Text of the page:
Crispy and tasty – that is how waffles should be. No problem if you use “normal” flour like wheat flour, for example, as it contains lots of gluten. But what about making tasty gluten-free waffles at home from scratch? Well, this means a little experimenting. Of course, you can take the easy way and just buy a gluten-free flour mix at the next supermarket. But to be honest, these gluten-free flour mixes mainly consist of rice flour. True, rice flour sticks quite well. But what about the taste? Rather boring, I would say.
A more interesting choice is buckwheat flour – provided you like the quite strong taste of buckwheat. I do like buckwheat flour but not everyone in my family does. So there is only one choice left, namely teff flour. Teff flour is a kind of millet flour and was originally cultivated in Africa only. It has a mild, nutty aroma and a slightly jelly-like consistency and is therefore great for gluten-free baking. Also, teff is a high-fiber and high-protein flour with plenty of iron and calcium as well as manganese which makes it a very healthy flour.
For that reason, and also because the gluten-free waffles are really quick and easy to make, I like to make them for my kids when they come home from school and need to have a quick snack. Add whipped cream and berries on top of your waffles (and optionally maple sirup or raspberry sauce) and your kids will love you for your wonderfully crisp and tasty gluten-free waffles!
For decent gluten-free waffles you need only a handful of ingredients. The main dry ingredient is teff flour. And you will also need baking powder, granulated brown sugar, vanilla sugar and salt. For dietary reasons, you can reduce the amount of brown sugar from 4 tablespoons to only 2 tablespoons, if you like. The waffles still taste good, but are less sweet, of course.
On the wet ingredient side, you will need milk, canola oil and eggs. Mostly, I use low-fat milk, but whole milk is fine, too, of course.
When all ingredients are measured accurately, place the dry ingredients in a big enough bowl and mix thoroughly. This is important as you want the baking powder to be spread evenly in the batter so that the waffles rise evenly.
Now pour milk and canola oil in a medium-sized jar, add the eggs and mix thoroughly. There are huge differences in the quality of canola oil. I always make sure to use organic cold-pressed canola oil as it has high levels of vitamin E, a great omega-3 to omega-6 fatty acid ratio and absolutely no cholesterol, which makes it a healthy choice for cooking and baking.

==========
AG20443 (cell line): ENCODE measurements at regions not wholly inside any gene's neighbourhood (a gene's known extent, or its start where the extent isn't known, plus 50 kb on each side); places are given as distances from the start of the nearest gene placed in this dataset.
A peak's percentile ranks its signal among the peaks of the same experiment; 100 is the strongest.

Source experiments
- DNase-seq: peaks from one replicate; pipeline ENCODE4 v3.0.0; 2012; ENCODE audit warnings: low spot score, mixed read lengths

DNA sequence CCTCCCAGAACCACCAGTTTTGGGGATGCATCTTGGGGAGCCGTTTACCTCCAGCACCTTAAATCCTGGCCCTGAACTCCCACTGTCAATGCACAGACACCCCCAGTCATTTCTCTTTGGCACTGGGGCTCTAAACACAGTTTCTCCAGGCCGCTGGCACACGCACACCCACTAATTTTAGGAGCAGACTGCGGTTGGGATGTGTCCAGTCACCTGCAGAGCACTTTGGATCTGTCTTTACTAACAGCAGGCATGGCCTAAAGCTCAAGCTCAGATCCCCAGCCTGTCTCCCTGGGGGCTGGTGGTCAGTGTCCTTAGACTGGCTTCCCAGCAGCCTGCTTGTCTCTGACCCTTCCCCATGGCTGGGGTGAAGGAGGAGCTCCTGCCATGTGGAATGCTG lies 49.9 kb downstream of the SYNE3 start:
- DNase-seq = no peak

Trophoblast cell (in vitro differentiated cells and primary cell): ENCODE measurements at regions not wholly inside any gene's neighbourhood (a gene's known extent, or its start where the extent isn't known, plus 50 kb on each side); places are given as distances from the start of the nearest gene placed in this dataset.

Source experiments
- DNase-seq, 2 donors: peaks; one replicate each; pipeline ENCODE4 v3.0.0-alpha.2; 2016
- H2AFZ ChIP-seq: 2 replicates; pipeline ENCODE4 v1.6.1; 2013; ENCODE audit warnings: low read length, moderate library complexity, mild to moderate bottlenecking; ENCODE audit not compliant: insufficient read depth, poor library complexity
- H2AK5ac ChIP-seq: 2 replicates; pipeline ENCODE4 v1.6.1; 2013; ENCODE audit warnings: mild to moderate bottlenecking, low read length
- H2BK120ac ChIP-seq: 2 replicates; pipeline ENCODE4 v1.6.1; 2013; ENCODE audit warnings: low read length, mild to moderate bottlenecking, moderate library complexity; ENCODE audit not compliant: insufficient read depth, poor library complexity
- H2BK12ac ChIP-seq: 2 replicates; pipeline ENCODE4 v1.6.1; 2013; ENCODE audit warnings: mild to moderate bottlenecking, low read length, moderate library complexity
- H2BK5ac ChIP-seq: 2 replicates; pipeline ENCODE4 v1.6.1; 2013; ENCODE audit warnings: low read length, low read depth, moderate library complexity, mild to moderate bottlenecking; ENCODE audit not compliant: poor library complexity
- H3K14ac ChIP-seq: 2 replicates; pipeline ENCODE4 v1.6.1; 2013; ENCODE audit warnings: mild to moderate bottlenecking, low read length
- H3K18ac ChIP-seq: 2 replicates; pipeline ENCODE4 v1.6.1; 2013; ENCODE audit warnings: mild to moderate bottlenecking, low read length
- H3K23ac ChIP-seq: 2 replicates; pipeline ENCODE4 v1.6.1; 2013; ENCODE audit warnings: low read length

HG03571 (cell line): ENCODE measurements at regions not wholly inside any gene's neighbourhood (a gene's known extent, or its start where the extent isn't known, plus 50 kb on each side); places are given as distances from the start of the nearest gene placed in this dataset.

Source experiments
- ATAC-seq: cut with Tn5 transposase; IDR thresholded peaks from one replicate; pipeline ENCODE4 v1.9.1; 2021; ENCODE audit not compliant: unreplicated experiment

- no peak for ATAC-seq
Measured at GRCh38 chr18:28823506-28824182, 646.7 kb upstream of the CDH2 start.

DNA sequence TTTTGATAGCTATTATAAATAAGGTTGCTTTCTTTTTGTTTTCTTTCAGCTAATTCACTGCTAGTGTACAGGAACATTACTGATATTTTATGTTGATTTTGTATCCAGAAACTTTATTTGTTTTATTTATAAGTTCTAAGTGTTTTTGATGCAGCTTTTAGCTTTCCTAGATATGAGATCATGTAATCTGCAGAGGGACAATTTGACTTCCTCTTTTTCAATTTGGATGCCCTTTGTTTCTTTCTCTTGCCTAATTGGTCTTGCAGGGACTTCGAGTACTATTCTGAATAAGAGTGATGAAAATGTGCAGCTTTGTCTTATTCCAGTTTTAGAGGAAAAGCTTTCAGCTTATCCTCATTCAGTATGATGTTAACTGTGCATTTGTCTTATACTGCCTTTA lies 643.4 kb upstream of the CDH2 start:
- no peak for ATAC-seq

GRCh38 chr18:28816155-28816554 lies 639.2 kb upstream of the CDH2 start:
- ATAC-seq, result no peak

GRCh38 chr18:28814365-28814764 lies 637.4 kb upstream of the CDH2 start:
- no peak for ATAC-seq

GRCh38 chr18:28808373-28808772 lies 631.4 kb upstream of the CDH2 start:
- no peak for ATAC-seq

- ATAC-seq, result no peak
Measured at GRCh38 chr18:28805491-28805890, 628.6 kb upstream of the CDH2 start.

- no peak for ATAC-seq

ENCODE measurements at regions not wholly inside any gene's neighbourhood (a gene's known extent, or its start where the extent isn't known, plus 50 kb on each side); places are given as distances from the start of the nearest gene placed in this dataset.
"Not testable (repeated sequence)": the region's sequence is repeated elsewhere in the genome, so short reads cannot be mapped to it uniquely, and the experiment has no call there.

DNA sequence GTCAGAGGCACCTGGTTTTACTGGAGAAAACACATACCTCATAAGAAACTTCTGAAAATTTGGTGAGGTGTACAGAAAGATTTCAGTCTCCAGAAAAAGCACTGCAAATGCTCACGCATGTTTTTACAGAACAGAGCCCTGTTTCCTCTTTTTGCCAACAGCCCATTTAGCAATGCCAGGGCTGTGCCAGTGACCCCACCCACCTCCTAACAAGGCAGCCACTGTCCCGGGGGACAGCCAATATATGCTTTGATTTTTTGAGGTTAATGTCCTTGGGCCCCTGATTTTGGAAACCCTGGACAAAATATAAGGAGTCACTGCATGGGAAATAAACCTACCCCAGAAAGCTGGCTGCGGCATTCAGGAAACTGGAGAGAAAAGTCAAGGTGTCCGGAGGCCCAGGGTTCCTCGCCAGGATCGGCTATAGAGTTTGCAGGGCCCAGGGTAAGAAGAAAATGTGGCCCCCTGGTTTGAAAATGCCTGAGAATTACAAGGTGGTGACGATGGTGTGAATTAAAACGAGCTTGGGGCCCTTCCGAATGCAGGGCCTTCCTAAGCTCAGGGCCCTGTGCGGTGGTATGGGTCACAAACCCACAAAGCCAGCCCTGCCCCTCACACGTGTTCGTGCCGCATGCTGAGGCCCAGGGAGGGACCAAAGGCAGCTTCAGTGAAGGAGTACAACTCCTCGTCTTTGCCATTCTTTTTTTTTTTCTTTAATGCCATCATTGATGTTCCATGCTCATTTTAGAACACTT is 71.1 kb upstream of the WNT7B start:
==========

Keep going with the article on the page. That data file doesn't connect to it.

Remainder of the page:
When mixing the dry and wet ingredients, the resulting batter should show a rather thick and not too liquid consistency as otherwise the batter starts dripping along the sides of the waffle maker and the waffles end up being way too thin.
Letting the batter rest for a couple of minutes helps increase its thickness. Otherwise, add some milk if you think your batter is too thick.
When I pour the batter onto the hot lower plate of the waffle maker, I always let the waffle maker stay open for half a minute or so before closing it. This lets the waffles start baking at the bottom already and consequently prevents the batter from dripping down at the sides of the waffle maker when the upper lid comes down.
Now I let the waffles bake for about 15 minutes until golden brown, but the time really depends on the making of your waffle maker. Just be careful to not open the upper lid too early as this might cause your waffles to be torn apart in the middle.
I like to serve the gluten-free waffles with whipped cream and berries on top. Also, my kids often enjoy a glass of milk with their crispy waffles which makes their snack even more healthy.
Enjoy your wonderfully crisp and tasty gluten-free waffles with whipped cream and berries!
g = gram
ml = millilitre
TBS = tablespoon = 15 ml
tsp. = teaspoon = 5 ml
1 cup = 1 cup [US] = 235 ml = 16 tablespoons (TBS)
1 inch (in or “) = 2.54 centimeters (cm) = 25.4 millimeters (mm)
1 liter = 1,000 ml = 1.0567 US quarts (liquid)
1 quart = 1 US quart (liquid) = approx. 0.946 liters